Our Communities Program is focused on preserving the places where Pacific Northwesterners live, work and play. Since 2001, Crag has worked with clients to protect their communities from unsustainable development that could damage the scenic beauty, local environment, and character of population centers across the region. Many people lack tools to effectively engage in decision-making processes that directly affect their lives. Communities of color and low-income communities often experience a disproportionate share of the negative impacts of pollution and industrial development.
Our work supports public participation in local decision-making, helping to elevate the voices of those most impacted by governmental decisions.
Our Communities Program is focused on land use advocacy, environmental justice, environmental health (pollution), and protection of Oregon’s coastal resources through the Coastal Law Project.
Over 40 years ago, Oregon adopted a land use system that aimed to protect farm and forestlands from urban sprawl, ensure fact-based review of land use decisions, and encourage community participation in the land use process. We support local residents and conservation groups who are invested in making sure Oregon’s farm and forestlands are maintained for rural uses through litigation and local action. In recent years, we have been working with a variety of community-based organizations to explore ways Oregon’s iconic land use program can be implemented as a tool for achieving environmental justice.
Communities of color, Tribes, and low-income communities often experience a disproportionate share of the negative impacts of pollution and industrial development. Taking the lead from our clients and partners who are working in these communities, Crag helps strengthen organizing efforts by educating and advocating for legal solutions to remedy disparate impacts of environmental pollution. Crag’s first environmental justice case challenged under Title VI of the Civil Rights Act the Environmental Protection Agency’s failure to respond to complaints from the Rosemere Neighborhood Association in Washington. We have continued environmental justice work since that first landmark victory, including representing native communities in Alaska and Oregon to protect subsistence hunting and cultural values.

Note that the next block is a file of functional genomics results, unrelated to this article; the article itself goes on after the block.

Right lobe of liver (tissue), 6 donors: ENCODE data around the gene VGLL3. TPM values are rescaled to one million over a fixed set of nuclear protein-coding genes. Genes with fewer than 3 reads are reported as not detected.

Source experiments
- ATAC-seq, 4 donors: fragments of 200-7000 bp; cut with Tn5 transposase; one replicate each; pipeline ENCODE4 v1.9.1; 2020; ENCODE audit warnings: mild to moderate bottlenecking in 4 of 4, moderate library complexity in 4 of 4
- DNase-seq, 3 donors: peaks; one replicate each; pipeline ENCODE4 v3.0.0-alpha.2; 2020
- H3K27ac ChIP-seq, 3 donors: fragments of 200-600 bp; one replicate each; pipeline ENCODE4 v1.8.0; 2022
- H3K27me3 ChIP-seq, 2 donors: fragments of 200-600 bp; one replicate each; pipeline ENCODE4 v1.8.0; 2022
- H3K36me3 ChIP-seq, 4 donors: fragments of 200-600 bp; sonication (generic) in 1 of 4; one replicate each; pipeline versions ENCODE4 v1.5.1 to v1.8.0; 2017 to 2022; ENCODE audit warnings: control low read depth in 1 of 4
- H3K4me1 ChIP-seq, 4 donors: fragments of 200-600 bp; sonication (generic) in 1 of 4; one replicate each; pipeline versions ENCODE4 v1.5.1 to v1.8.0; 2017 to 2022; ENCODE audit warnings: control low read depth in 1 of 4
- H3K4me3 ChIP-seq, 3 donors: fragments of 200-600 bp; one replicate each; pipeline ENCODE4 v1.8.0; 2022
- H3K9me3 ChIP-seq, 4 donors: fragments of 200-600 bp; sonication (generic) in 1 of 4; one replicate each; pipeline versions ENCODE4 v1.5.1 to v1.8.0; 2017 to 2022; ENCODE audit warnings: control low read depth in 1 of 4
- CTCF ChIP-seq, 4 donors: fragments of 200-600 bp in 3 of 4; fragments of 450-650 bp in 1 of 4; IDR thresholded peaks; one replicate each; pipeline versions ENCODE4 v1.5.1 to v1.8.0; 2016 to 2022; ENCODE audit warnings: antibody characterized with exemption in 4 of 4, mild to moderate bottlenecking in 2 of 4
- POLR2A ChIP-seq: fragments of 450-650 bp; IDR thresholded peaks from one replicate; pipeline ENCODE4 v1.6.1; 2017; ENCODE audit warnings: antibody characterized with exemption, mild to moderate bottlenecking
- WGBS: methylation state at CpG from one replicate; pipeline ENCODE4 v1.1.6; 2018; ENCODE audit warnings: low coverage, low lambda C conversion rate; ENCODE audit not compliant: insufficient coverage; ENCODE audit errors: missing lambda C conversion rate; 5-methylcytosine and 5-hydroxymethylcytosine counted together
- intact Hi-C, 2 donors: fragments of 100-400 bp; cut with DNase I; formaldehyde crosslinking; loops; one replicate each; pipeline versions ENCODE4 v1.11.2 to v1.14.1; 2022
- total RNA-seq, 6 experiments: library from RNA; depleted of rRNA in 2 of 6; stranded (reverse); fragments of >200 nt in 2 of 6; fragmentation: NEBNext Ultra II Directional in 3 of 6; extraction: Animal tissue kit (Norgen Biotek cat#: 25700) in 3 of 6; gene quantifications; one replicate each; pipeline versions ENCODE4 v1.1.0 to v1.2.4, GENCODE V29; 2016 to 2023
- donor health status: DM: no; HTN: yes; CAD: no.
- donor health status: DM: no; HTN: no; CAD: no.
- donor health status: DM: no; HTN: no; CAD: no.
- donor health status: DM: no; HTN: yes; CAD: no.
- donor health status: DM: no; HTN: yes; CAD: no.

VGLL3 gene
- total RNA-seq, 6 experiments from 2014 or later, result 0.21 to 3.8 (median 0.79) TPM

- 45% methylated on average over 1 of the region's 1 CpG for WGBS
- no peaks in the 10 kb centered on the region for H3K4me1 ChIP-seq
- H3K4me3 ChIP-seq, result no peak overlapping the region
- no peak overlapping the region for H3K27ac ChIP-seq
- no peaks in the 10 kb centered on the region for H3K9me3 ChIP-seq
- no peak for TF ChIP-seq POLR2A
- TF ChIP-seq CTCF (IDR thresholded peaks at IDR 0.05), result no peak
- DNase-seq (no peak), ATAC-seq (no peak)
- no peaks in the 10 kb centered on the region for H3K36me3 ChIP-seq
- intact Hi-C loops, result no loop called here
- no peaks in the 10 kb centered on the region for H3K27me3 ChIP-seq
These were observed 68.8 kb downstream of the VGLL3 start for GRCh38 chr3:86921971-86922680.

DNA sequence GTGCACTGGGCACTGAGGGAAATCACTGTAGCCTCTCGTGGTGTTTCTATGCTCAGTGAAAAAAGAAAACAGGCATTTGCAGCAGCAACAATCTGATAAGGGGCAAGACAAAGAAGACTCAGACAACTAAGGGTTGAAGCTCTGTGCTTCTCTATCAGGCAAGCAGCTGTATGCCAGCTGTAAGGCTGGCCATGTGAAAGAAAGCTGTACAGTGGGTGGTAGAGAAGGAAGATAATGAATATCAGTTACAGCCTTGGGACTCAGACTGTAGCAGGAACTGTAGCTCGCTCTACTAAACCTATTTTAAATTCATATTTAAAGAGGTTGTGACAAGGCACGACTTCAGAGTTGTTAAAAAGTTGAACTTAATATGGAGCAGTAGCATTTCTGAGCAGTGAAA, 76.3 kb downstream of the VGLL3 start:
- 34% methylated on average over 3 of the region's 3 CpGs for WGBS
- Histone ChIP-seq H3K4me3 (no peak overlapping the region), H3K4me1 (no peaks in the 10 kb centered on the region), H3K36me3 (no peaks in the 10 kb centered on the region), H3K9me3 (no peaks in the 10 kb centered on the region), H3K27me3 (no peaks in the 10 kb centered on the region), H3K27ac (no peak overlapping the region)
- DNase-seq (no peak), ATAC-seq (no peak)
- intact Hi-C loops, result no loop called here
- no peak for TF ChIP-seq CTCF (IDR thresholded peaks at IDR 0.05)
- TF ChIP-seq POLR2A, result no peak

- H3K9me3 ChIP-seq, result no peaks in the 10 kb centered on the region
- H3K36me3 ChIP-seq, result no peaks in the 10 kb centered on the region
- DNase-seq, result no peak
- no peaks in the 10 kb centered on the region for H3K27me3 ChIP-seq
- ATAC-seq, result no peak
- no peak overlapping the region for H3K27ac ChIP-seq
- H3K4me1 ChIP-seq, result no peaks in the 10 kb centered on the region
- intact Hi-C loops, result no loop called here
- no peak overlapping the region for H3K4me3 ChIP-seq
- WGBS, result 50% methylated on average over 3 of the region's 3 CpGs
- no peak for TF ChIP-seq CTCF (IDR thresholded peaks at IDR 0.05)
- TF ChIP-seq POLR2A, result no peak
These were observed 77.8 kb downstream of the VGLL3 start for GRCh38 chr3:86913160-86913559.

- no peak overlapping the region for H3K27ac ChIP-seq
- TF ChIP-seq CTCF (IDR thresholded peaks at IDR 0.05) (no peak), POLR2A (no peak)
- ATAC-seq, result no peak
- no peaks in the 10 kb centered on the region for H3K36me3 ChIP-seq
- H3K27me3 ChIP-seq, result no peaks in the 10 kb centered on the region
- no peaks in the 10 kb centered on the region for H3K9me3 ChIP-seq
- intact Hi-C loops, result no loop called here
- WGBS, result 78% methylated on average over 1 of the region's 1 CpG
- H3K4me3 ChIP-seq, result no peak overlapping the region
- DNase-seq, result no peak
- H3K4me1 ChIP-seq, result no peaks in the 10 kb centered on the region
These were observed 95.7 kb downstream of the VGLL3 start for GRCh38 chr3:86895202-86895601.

Crag works with local residents, community organizations, and conservation groups to hold industry and local governments accountable for polluting our air, land, and water. When industrial facilities violate permit requirements under the Clean Water Act or Clean Air Act, risking the health of local communities by degrading water and air quality, Crag seeks to enforce permit requirements in court. Additionally, Crag advises clients on state-wide efforts to reform pollution prevention and control regulations. By working to reform state legislation and enforce current laws and regulations, Crag strives to protect human and environmental health of current and future generations.
What We’re Working On
Crag represents the Nez Perce Tribe’s interests in cleaning up contamination and restoring habitats in the Portland Harbor Superfund project on the Willamette River.
Coming to Crag as a high school intern, I was inexperienced in the world of youth climate activism. So I researched leaders who were creating change on the painstakingly long road of climate justice.
For over seven years, the fossil fuel industry and their allies have tried, and failed, to overturn the Fossil Fuel Terminal Zoning Amendments. This is an important climate policy and zoning amendment passed in accordance with local and statewide land use planning laws.
Whether fighting shoreline armoring projects that degrade and encroach on our beaches, or defending against over-reach by private landowners seeking to limit the public’s use of beaches, rivers, and streams, Crag is fighting alongside our partners to protect our access to the shore.
While it’s soon too to tell, here are five reasons why we are hopeful agencies will implement this Environmental Justice executive order to create meaningful change.
In theory, we have federal laws on the books that should advance environmental justice, but in practice, they fall short. That’s why Crag’s work supporting community based organizations in advancing Environmental Justice legislation is so important.
Rebeka joined Beyond Toxics staff Arjorie and Teryn to discuss environmental justice, environmental racism in West Eugene, and how each of them started doing environmental justice work in the first place.